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A pair of George III silver vegetable dishes on two-handled hot-water stands, Paul Storr of Storr & Co. for Rundell, Bridge & Rundell, London, 1813
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A pair of George III silver vegetable dishes on two-handled hot-water stands, Paul Storr of Storr & Co. for Rundell, Bridge & Rundell, London, 1813
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拍品詳情

The Neil & Gina Smith Collection

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倫敦

A pair of George III silver vegetable dishes on two-handled hot-water stands, Paul Storr of Storr & Co. for Rundell, Bridge & Rundell, London, 1813
the circular dishes each engraved twice on the interiors with a crest between an earl's coronet above and a ducal crest coronet below applied cast gadroon borders with leaf-flanked shells at intervals, the stands similarly engraved above massive leaf and scroll supports, gadroon lips and double lion head, reed, shell and foliate handles, complete with two contemporary Sheffield plate heaters with tinned undersides, the undersides of the dishes and stands stamped: '964,' the undersides of the dishes further stamped: '37 17' and '38 10,' with two modern electroplated flower wires
38.5cm., 15 1/8in. over handles
8053gr., 258oz. 18dwt. of silver
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來源

The bases and heaters, Christie's, from A Collection of Paul Storr Silver, the property of Robert H. and Lucile D. Gries, New York, 23 October 2000, lot 359

The dishes, The Lion Mark, Winnetka, Illinois, 1975;
Christies, Important Silver, Objects of Vertu and Russian Works of Art, The Collection of Alan and Simone Hartman, New York, 20 October 1999, lot 245

相關資料

The crest, coronet and crest coronet are those of Toler, Earls of Norbury, a title first bestowed on the judge and politician, John Toler (1745-1831), second son of Daniel Toler of Beechwood, co. Tipperary, upon his retirement as Chief Justice of the Common Pleas on 23 June 1827. Before that date, on 27 December 1800, he was elevated to the peerage as Baron Norbury of Ballycrenode, co. Tipperary. Known as the ‘Hanging Judge,’ he died at Cabra, near Dublin on 27 July 1831 at the age of 85, when he was succeeded by his second son, Hector John Graham-Toler (1781-1839), who had taken the additional surname of Graham in honour of his mother, Grace (d. 1822), daughter of Hector Graham, Secondary of the Irish Court of Common Pleas, by his wife Isabella Maxwell, daughter of Robert Maxwell, of Fellows Hall. The 2nd Earl was married on 1 January 1808 in Rutland Square, Dublin to Elizabeth (d. 1859), only daughter and heir of William Brabazon of Brabazon Park, co. Meath.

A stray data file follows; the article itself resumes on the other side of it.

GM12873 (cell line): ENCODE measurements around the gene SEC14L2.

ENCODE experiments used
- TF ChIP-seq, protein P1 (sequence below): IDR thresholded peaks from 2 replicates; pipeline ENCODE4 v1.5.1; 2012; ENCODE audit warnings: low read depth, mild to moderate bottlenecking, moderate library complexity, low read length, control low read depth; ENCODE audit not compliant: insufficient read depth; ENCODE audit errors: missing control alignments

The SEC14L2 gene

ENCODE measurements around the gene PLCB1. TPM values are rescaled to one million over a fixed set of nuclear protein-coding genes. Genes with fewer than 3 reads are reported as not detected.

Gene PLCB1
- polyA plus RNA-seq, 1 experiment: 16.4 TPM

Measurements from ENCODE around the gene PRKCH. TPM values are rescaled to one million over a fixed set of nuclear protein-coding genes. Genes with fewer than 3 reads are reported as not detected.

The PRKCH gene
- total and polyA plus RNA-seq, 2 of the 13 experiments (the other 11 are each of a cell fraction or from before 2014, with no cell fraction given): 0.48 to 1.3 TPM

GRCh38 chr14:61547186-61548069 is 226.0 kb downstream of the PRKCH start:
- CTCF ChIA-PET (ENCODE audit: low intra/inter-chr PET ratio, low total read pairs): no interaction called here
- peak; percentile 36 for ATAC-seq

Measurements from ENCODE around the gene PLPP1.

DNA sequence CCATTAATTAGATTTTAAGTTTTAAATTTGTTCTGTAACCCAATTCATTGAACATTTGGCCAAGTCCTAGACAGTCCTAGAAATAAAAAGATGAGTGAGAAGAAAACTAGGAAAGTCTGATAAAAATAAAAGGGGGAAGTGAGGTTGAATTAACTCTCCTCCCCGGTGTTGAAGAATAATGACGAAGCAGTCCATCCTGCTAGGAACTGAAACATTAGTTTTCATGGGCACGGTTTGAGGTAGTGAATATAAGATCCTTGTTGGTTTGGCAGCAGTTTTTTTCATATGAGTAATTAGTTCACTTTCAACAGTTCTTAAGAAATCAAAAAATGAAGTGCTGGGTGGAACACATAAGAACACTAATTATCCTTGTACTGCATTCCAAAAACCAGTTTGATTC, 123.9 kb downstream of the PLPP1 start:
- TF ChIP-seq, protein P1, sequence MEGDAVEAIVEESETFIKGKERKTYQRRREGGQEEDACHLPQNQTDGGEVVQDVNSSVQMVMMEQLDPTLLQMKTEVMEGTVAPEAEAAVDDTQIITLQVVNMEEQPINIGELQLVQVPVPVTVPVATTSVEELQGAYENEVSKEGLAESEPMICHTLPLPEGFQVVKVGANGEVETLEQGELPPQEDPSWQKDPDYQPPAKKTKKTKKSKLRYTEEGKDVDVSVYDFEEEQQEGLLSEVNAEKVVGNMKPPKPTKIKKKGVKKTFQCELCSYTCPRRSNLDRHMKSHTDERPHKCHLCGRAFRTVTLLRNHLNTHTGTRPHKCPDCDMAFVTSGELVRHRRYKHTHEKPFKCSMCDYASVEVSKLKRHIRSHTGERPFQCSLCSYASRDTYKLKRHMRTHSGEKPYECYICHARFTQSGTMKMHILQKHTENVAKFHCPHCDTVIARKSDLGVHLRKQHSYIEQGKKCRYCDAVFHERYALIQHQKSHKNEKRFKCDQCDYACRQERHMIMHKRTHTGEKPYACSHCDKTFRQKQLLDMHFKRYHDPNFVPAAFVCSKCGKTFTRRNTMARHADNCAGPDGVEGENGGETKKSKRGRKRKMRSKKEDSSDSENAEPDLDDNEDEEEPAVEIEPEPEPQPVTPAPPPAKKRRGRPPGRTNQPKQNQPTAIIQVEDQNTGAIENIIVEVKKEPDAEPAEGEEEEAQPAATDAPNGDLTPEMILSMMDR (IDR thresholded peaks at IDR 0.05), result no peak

In January 1839 the 2nd Earl was murdered:
‘DEATH OF THE EARL OF NORBURY. The assassins of this nobleman, to whom all men of all parties render the praise of an inoffensive, amiable, benevolent, and useful man, have been but too successful. The noble earl expired on Thursday at noon, after 43 hours’ suffering. . . .’ (The Standard, London, Monday, 7 January 1839, p. 2a)
This unhappy event took place on the Earl’s Durrow Castle estate, three days after a tenant had been evicted.

Whether these vegetable dishes were the property of the 1st or the 2nd Earl of Norbury is not known for certain. Other items of silver of 1813 engraved with the arms of Graham-Toler with Brabazon for the 2nd Earl and circa, bearing the mark of Paul Storr for Rundell, Bridge & Rundell are recorded. These include an entrée dish and cover (Christie’s, New York, 11 April 2003, lot 229).

These vegetable dishes and stands were separated many years ago before being discovered in separate auctions in New York by the present owner in October, 1999 and October, 2000. 

The Neil & Gina Smith Collection

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倫敦